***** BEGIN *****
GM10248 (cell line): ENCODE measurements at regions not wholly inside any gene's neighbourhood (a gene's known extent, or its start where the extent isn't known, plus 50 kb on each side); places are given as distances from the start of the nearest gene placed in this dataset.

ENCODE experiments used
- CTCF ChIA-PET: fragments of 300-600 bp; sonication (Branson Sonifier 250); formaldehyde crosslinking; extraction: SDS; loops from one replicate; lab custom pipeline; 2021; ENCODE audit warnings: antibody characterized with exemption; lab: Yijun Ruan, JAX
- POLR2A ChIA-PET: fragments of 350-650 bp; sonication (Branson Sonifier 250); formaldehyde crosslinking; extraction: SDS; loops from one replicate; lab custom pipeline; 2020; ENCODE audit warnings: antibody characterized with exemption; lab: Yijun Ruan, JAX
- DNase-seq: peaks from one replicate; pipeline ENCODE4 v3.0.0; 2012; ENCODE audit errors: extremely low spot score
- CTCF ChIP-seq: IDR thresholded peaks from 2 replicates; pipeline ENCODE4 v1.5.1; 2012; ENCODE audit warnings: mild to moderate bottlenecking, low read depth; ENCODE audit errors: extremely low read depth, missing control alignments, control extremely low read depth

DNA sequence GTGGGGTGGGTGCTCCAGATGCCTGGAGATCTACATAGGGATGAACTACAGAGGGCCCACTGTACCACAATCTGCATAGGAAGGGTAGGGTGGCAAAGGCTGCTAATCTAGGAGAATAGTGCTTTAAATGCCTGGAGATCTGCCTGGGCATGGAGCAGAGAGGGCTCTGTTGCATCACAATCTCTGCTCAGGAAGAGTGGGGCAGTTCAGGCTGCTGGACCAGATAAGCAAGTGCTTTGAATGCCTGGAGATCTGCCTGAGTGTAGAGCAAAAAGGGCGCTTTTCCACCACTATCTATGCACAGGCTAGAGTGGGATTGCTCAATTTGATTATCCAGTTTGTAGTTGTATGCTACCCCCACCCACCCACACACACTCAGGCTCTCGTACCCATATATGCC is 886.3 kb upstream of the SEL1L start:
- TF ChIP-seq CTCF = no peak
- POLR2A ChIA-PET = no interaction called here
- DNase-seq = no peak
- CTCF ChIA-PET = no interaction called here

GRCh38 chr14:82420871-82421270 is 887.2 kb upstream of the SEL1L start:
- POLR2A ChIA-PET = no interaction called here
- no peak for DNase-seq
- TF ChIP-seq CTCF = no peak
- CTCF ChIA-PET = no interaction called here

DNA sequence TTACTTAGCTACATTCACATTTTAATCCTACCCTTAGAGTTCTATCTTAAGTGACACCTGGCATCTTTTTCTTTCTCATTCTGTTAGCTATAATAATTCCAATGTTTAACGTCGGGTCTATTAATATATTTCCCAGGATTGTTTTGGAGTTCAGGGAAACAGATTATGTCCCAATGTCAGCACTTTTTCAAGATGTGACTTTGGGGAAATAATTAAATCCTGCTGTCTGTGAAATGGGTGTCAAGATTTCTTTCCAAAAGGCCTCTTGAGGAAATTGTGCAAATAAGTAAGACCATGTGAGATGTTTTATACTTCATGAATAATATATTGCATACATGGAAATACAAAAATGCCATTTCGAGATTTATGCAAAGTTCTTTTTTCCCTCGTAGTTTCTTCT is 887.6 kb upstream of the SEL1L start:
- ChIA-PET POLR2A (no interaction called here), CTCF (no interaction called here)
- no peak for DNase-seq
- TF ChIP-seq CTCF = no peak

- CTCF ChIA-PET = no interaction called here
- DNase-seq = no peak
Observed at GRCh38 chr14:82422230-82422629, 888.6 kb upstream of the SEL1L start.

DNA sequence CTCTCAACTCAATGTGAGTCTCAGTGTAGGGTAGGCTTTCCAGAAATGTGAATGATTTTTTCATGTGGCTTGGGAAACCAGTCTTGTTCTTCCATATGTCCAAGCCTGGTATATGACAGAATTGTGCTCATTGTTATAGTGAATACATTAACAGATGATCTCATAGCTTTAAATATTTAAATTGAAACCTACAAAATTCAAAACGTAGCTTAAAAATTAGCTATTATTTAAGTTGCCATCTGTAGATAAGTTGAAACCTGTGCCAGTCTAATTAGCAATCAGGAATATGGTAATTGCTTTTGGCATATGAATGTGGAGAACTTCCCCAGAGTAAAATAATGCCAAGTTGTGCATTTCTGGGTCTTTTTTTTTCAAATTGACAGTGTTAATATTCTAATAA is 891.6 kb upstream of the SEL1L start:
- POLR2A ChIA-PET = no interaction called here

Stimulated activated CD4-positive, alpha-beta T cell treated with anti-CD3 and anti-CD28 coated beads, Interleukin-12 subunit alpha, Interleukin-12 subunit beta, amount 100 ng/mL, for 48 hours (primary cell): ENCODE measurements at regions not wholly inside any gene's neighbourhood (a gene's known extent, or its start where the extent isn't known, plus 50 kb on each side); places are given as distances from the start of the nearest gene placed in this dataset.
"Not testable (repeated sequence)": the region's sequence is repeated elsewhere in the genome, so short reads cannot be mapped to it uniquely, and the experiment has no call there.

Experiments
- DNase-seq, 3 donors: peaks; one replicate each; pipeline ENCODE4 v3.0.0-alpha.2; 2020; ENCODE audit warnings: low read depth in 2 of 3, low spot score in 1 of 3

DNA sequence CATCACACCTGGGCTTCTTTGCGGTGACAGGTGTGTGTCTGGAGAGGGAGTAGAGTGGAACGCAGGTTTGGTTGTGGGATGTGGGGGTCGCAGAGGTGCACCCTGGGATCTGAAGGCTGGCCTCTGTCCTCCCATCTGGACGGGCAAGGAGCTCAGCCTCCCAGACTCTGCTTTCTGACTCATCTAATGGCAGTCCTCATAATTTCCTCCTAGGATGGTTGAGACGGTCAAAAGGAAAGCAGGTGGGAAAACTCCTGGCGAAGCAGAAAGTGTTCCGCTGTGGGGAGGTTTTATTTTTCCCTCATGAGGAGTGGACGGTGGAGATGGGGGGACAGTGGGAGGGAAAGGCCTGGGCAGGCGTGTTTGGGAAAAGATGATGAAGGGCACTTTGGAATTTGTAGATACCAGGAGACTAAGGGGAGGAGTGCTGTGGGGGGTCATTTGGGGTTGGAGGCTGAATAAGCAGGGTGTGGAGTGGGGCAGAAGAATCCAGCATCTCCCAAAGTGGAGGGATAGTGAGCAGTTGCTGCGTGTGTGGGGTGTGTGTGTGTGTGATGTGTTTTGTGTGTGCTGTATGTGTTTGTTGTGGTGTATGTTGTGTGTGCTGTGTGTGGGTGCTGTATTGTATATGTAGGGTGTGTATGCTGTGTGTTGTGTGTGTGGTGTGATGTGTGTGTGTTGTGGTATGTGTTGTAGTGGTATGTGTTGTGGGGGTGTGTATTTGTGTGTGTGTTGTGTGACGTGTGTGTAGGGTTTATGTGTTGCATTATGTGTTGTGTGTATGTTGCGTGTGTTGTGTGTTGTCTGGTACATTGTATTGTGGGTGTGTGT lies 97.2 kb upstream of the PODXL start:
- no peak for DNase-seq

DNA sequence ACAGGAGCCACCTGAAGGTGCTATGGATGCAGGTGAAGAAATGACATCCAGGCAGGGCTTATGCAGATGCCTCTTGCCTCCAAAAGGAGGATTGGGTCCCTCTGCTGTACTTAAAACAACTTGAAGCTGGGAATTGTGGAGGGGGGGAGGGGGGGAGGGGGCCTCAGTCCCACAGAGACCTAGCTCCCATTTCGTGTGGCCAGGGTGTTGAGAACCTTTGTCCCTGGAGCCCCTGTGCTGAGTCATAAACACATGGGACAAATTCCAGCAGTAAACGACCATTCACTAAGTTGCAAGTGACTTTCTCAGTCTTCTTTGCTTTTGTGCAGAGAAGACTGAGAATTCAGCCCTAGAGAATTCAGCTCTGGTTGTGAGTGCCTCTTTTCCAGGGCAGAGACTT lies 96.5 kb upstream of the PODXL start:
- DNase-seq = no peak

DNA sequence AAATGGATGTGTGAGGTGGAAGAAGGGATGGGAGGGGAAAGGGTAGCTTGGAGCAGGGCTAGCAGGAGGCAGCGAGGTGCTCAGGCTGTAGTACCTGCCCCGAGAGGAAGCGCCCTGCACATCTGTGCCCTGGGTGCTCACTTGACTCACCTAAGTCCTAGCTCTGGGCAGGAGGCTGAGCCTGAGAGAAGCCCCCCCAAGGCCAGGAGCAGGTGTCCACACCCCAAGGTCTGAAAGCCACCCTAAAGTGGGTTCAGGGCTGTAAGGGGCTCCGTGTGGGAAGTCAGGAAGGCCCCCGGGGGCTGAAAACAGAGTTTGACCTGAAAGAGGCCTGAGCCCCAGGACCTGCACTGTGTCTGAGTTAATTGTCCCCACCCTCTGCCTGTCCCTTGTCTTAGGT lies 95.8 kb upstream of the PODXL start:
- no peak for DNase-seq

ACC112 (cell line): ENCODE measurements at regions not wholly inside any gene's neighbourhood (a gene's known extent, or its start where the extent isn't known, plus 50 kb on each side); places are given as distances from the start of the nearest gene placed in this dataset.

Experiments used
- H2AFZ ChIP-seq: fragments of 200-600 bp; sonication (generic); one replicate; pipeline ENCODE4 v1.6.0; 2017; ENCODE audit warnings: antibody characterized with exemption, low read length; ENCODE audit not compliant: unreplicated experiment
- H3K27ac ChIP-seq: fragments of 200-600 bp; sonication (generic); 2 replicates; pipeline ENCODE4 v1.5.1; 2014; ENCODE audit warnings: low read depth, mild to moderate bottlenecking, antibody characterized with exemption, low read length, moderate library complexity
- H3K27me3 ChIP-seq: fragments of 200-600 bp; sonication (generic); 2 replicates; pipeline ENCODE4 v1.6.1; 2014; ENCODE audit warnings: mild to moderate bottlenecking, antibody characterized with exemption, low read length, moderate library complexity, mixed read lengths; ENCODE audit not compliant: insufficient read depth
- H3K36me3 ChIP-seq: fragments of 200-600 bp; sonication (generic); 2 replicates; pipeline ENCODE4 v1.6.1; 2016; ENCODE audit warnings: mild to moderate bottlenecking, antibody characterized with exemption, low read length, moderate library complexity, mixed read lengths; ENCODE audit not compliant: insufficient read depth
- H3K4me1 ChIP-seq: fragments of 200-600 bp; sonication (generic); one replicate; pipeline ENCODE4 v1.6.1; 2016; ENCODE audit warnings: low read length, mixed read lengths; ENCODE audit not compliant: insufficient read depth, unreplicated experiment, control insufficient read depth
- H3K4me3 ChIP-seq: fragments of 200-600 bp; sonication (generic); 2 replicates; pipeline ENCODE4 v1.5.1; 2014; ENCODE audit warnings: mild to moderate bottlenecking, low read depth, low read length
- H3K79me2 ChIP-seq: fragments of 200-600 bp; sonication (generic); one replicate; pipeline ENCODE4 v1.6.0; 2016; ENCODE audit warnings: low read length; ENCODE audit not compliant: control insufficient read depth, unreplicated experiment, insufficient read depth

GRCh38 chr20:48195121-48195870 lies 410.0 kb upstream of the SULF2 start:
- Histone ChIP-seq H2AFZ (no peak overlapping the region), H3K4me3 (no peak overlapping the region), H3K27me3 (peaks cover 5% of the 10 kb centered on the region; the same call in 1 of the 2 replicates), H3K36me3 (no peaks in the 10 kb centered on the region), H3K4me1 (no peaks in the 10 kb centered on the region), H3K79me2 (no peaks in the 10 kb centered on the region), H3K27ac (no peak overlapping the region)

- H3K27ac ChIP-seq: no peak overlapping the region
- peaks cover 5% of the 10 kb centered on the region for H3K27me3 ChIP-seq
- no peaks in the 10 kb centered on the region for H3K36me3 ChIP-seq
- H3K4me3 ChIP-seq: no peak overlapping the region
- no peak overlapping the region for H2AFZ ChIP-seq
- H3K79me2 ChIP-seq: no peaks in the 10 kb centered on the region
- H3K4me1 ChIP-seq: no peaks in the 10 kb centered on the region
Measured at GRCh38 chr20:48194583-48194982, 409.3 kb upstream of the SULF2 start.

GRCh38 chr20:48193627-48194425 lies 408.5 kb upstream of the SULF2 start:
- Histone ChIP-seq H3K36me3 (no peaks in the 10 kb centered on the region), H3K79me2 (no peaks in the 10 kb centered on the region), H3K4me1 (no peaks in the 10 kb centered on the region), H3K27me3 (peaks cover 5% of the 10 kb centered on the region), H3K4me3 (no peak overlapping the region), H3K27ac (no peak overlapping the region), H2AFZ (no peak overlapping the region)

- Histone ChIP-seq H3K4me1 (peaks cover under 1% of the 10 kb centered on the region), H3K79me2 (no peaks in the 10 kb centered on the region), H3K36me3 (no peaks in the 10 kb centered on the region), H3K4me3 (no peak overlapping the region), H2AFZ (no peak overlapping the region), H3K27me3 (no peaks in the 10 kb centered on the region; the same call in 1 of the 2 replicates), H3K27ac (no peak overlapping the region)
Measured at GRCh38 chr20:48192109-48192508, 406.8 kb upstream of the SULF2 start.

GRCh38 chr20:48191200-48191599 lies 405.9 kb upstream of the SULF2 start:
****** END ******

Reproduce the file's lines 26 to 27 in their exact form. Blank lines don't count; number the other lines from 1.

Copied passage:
Stimulated activated CD4-positive, alpha-beta T cell treated with anti-CD3 and anti-CD28 coated beads, Interleukin-12 subunit alpha, Interleukin-12 subunit beta, amount 100 ng/mL, for 48 hours (primary cell): ENCODE measurements at regions not wholly inside any gene's neighbourhood (a gene's known extent, or its start where the extent isn't known, plus 50 kb on each side); places are given as distances from the start of the nearest gene placed in this dataset.
"Not testable (repeated sequence)": the region's sequence is repeated elsewhere in the genome, so short reads cannot be mapped to it uniquely, and the experiment has no call there.